Singing new freedom songs

The Call and Response project recently celebrated five years of exploring what knowledge, archive and history mean to the inner-city community with a concert featuring Louis Mhlanga and Paul Hanmer.

The Call and Response project recently celebrated five years of exploring what knowledge, archive and history mean to the inner-city community with a concert featuring Louis Mhlanga and Paul Hanmer.

The ANC still can’t tell the difference between “treasonable” and “tacky”. But some school ­students have far shrewder ideas about how their image was used in the bank’s controversial TV spot.

“The ideas are okay,” says 17-year-old Thandeka Mnguni. “But they have tried to make it look like June 16 because of the way she [narrator Kelly Baloyi] is dressed, and the room.
What you see on the media sometimes lies to you.”

Mnguni belongs to a group with a particular interest in topics like these: young choristers who’ve been working with the Keleketla Library (based in Johannesburg’s historic Drill Hall) to develop “new freedom songs”. On Saturday February 16, Keleketla staged a concert with local stars including Louis Mhlanga and Paul Hanmer alongside community musicians and international DJs to celebrate five years of its Call and Response project: diverse activities designed to spotlight, explore and expand what knowledge, archive and history mean for its inner-city community. Last year the project, steered by Rangoato Hlatshane, co-director of programme development for Keleketla, assembled a choir of pupils, mainly from the nearby Freedom Community College.

The choir’s conductor is violinist Teboho Semela, who walked upstairs and found the singers last October while they were still untangling their logistics. She was passing the Drill Hall and “the harmonies and chords I heard were incredible and the drumming accompanying that was nothing short of amazing. I just had to put a face to the beings capable of creating such magic.” Semela is no stranger to conscious lyrics; she’s the sister of rapper and producer Ben Sharpa. The drums she heard came from Simphiwe Tshabalala, part of the Mma Tseleng Ensemble, which accompanies the songs.

For this first phase of what the library wants to turn into a long-term project, the choir worked on ­rethinking the sound of its existing repertoire: some traditional, religious and inspirational songs, and two songs directly relating to struggle — the migrant labour-themed Mafeking, and Senzenina.

The band found Senzenina daunting, says guitarist Zweli Mthembu: “The sombreness — eish! How do we reinterpret that without taking that feeling away? Our first attempts stripped the soul out of the song. But then Teboho came up with a violin line that gave us an emotion everybody could relate to.”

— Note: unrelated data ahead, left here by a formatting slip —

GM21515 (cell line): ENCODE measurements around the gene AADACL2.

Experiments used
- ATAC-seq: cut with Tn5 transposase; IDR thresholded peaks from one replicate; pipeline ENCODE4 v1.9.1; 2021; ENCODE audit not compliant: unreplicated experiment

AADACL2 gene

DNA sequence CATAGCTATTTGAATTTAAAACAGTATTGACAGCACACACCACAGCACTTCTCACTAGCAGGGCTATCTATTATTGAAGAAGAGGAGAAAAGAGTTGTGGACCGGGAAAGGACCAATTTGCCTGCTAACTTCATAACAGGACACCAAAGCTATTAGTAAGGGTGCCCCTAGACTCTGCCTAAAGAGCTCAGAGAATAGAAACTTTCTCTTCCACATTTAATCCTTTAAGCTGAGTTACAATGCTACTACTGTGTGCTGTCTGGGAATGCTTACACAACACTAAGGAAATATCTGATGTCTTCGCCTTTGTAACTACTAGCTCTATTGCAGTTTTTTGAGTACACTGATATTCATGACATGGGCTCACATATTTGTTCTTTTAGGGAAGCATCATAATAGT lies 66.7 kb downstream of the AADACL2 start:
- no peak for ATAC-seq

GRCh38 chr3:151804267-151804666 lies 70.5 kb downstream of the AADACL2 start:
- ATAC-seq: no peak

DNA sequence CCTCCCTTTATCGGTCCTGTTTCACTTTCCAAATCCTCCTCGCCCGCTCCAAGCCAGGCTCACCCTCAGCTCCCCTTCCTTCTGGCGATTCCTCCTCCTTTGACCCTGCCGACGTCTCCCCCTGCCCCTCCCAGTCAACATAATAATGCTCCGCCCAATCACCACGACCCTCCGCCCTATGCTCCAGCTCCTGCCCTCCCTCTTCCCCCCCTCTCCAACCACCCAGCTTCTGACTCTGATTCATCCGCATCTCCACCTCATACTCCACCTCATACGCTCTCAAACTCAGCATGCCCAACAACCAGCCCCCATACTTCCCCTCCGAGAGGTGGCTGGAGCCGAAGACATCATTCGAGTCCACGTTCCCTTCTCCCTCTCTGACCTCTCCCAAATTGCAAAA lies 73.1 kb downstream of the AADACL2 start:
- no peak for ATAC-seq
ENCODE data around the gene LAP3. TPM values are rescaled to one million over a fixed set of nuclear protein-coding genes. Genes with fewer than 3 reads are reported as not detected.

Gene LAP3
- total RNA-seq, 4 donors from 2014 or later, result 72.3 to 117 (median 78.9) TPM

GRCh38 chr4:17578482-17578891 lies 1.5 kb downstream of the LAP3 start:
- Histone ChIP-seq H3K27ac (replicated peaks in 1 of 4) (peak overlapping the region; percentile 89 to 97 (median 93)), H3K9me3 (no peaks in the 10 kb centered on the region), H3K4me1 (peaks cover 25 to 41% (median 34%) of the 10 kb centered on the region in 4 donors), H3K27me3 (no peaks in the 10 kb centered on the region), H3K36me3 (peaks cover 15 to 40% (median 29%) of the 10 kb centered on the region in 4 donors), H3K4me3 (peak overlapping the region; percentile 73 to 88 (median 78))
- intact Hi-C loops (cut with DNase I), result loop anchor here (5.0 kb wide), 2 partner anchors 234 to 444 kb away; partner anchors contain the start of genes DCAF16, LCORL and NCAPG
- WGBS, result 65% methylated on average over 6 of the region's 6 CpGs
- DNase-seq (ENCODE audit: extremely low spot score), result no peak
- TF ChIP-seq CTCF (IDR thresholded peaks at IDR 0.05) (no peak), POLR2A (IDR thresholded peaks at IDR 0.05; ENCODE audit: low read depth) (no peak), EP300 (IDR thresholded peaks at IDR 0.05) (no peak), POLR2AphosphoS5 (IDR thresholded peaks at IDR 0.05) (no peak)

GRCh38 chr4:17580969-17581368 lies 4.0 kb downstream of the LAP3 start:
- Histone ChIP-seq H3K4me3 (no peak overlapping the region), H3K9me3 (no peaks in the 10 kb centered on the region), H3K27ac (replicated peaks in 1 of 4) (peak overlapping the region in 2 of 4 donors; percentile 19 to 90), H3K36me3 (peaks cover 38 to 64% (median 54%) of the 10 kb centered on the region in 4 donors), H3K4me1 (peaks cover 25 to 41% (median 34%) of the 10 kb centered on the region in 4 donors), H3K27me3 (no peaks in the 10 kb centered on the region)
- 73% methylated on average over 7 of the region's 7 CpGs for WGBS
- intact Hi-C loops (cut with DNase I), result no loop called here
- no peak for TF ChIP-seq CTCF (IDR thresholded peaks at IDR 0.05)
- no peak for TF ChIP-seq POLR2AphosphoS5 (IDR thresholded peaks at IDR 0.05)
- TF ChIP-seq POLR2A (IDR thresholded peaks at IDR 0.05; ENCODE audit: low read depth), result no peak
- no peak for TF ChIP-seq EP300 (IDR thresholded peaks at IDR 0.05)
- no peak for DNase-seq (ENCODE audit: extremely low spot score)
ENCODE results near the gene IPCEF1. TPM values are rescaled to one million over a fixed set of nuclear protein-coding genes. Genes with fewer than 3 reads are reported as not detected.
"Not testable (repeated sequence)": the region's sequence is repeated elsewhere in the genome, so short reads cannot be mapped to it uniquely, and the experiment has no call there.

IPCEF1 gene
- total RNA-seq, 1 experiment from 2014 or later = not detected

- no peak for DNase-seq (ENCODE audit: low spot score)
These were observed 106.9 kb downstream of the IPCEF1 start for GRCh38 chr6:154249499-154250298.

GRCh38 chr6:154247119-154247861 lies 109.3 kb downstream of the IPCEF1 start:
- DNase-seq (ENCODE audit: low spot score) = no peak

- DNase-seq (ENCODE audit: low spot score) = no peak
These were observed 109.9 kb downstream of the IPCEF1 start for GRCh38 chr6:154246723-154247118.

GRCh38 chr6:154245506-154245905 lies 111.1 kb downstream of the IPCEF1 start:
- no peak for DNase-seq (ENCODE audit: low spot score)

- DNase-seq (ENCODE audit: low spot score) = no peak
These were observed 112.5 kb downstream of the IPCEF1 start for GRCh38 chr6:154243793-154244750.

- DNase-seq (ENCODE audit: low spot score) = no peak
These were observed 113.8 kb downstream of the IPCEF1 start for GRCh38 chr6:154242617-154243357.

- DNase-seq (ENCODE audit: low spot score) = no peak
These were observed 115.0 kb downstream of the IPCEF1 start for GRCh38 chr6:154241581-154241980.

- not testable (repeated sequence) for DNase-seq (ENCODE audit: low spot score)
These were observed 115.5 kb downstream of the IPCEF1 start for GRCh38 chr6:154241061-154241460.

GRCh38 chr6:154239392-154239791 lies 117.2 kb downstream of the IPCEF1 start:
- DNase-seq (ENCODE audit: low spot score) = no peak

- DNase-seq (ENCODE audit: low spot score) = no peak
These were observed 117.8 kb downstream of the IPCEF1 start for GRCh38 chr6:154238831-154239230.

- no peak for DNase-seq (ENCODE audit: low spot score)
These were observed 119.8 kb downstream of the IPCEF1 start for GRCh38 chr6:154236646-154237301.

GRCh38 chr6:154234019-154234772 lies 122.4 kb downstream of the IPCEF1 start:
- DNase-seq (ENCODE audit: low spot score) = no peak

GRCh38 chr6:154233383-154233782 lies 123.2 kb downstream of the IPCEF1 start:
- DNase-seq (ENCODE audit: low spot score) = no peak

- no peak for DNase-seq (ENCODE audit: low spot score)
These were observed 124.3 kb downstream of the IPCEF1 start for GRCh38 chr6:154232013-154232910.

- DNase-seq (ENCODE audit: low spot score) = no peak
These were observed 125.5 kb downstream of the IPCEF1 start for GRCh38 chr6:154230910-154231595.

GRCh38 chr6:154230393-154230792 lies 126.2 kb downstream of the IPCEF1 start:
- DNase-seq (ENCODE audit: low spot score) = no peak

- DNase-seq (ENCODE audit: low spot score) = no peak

Senzenina was transformative for the singers too. “I never did care for history,” says chorister Lerato. “But then I went back and studied how it all happened. It really changed me. Now I’m one of the librarians at school and my friends say: ‘You? Reading history?’”

That wasn’t the only growth. “Those voice exercises!” The singers sound a chorus of comments. “Finding enough breath.” “Singing the same thing over and over every day.” “We annoyed our parents — I was even practising in the shower!” Semela — trained by Buskaid’s Rosemary Nalden — admits she has a somewhat relentless approach towards rehearsal, “but witnessing these kids grow, their transformation in thought processes; understanding themselves and how to relate to others was the most rewarding aspect”.

“Music can also heal,” says Tshabalala. “The Truth and Reconciliation Commission was a failure. We had so many years of trauma and were never given time to heal, and that has worsened many of the problems of this thing we call freedom.”

After the February 16 concert, Keleketla embarked on fundraising and planning for the next phase, in which young musicians can create an original repertoire of new freedom songs.

“I would take people’s experience around me to make new songs,” says 17-year-old Pamela Ndou. “Women and child abuse; children kept out of school to look after the house.”

 “Unemployment,” says Mthembu. “Lack of education, crime, poverty. We can’t just sit here and complain. Working on compositions is a way to make a change.”

Change has already started for the youngsters involved. “I did not know my talent was for singing” comes a contribution from the back of the room. “This has helped me to find my talent and show it to the world. For once, I’ve got something succeeding in my life.”

On Sunday February 24 Keleketla holds a Skaftien (fundraiser lunch, micro-grant workshop and concert) at Makhwapheni, the Stevenson Gallery’s new Johannesburg platform at 62 Juta Street, Braamfontein, from 2pm to 10pm. Guest chef is Mongi Raj Khumalo. Artists are the Mma Tseleng Ensemble plus DJs. Details at

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